Japanese visual-kei indie band Versailles has been forced to change its name to Versailles Philharmonic Quintet. The move came after American female artist Diana St. Hilaire, who uses the artist name Versailles, registered it as a trademark in the U.S.
Hilaire sent a letter to the Japanese band’s management Delacroix through a Germany-based law firm warning against use of the name in the U.S. The new name for the Japan-based band will pertain only to the United States, where its current album “Noble” is due to be released shortly through LA-based Maru Music. In Japan, the band is on its own label, Sherow Artist Society.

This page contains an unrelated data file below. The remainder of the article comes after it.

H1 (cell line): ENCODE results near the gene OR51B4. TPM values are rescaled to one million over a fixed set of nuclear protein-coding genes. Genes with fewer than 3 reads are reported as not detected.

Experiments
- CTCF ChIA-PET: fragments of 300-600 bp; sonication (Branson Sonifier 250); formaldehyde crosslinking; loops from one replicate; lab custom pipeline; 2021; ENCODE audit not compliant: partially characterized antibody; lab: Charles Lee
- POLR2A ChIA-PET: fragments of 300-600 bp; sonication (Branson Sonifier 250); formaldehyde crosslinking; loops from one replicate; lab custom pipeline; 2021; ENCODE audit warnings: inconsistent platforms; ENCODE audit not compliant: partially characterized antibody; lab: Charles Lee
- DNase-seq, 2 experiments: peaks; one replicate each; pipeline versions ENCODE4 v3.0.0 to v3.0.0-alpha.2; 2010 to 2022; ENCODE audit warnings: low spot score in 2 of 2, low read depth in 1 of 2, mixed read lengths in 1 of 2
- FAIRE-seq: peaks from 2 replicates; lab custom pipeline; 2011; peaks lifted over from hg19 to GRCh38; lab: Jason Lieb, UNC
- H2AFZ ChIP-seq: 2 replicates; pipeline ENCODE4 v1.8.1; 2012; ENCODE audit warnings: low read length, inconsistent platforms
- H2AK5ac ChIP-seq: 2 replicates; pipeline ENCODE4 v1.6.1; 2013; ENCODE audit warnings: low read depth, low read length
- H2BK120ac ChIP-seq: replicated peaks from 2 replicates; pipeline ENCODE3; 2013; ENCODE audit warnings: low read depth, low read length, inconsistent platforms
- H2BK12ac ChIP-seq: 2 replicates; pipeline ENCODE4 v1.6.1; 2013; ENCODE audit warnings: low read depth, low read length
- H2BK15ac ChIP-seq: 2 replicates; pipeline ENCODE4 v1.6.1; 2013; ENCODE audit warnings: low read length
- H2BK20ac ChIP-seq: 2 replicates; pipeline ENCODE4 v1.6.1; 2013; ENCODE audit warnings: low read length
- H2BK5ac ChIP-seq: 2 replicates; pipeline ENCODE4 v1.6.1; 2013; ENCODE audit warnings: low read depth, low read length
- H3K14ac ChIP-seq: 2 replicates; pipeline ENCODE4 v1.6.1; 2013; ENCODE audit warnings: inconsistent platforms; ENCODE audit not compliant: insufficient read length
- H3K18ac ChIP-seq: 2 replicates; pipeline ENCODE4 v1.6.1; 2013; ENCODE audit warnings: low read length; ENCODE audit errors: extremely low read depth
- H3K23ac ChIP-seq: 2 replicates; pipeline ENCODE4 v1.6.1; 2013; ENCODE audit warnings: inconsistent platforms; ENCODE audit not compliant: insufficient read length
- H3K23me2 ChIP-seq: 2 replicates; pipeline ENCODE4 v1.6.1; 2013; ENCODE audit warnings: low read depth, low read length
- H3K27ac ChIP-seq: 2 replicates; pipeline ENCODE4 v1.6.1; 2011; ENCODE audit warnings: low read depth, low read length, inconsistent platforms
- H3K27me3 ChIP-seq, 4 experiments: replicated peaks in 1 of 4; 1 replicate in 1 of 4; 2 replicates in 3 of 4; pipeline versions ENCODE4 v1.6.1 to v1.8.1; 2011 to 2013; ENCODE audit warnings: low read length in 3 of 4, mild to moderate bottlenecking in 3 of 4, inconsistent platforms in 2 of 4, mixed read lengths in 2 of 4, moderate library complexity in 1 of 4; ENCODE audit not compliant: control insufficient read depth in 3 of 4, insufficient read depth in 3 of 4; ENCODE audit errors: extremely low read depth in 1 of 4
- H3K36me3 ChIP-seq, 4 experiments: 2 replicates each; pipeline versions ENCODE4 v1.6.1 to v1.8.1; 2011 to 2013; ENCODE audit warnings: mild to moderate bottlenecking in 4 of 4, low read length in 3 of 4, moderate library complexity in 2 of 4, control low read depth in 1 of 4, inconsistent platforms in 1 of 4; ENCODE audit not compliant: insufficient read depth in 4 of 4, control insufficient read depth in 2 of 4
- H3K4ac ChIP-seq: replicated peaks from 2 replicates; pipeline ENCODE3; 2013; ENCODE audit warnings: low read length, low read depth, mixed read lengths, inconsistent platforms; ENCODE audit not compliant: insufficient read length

The band sought new names from the public on its label Web Site (www.artist-society.com) and accepted ideas until Aug. 31, receiving over 100,000 suggestions. However, according to band manager Mayumi Kojima, the new name was eventually not chosen from popular suggestions but by the band members themselves.
The situation is reminiscent of that which faced popular 1990s Japanese visual-kei band X Japan which was forced to change its name from X under similar circumstances. That act is currently enjoying a revival and is signed to Warner Music Japan.
Versailles Philharmonic Quintet launched last year as Versailles and, thanks largely to activity on YouTube, it has won a following in the U.S. and Europe based on its 18th century French costumes, which appeal to fans of anime (Japanese animation). Its first full-length album, “Noble” was released July 16 in Japan where it has sold 4,666 copies to date according to SoundScan Japan.